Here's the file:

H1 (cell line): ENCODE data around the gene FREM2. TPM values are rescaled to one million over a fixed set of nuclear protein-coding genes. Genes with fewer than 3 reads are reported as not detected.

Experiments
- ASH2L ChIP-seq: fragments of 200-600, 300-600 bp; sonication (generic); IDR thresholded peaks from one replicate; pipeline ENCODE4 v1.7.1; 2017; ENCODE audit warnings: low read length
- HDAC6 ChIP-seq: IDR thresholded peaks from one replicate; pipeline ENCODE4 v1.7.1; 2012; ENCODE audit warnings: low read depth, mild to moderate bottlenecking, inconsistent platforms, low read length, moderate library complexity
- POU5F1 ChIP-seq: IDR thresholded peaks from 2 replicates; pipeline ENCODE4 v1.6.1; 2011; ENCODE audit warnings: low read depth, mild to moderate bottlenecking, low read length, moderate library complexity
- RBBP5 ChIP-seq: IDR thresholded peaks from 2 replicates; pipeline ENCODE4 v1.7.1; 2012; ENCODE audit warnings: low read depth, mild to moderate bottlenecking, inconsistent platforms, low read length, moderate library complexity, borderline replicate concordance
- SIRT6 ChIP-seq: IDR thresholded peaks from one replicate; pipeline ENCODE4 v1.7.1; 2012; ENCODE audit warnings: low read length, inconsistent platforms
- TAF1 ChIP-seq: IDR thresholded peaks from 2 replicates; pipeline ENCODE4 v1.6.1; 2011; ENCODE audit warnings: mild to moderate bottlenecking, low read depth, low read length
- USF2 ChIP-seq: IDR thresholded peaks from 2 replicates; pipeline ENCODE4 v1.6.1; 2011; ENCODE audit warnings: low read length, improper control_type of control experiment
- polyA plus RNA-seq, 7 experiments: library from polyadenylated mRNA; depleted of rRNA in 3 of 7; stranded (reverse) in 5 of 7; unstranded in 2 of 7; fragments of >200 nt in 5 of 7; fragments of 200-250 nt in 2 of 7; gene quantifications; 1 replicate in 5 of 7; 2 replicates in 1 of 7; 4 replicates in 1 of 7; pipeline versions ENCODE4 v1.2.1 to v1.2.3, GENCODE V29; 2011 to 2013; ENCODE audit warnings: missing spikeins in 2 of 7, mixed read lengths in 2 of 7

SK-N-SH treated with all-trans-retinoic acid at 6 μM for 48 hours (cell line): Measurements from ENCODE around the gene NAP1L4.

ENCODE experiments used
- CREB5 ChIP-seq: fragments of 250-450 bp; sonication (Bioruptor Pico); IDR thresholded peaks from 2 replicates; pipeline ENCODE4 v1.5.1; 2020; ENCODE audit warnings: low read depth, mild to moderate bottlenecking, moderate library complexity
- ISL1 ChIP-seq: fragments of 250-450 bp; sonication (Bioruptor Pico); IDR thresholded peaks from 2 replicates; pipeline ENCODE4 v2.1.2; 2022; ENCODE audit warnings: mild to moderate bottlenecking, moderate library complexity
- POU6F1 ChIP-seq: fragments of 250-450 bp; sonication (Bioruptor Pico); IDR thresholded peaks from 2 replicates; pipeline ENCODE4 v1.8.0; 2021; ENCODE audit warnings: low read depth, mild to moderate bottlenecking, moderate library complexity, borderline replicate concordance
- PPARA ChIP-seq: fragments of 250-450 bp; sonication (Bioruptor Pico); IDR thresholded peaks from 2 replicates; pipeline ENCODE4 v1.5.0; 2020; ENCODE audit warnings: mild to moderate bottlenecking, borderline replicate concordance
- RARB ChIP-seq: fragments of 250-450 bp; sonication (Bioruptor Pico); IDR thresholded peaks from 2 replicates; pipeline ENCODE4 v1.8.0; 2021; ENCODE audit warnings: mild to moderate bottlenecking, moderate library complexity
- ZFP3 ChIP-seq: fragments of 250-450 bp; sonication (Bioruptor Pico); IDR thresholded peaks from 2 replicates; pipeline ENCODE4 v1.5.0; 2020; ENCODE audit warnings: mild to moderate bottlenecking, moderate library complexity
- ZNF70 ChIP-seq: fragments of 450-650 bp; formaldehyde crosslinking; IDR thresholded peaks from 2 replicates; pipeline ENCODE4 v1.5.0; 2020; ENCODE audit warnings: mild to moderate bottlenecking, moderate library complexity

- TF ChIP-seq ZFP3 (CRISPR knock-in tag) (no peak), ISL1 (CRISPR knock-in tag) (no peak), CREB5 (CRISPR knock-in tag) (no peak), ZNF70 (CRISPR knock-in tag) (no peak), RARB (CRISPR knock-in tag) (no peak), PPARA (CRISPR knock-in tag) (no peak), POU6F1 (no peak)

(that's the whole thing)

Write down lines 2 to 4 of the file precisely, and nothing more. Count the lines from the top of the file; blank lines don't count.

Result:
Experiments
- ASH2L ChIP-seq: fragments of 200-600, 300-600 bp; sonication (generic); IDR thresholded peaks from one replicate; pipeline ENCODE4 v1.7.1; 2017; ENCODE audit warnings: low read length
- HDAC6 ChIP-seq: IDR thresholded peaks from one replicate; pipeline ENCODE4 v1.7.1; 2012; ENCODE audit warnings: low read depth, mild to moderate bottlenecking, inconsistent platforms, low read length, moderate library complexity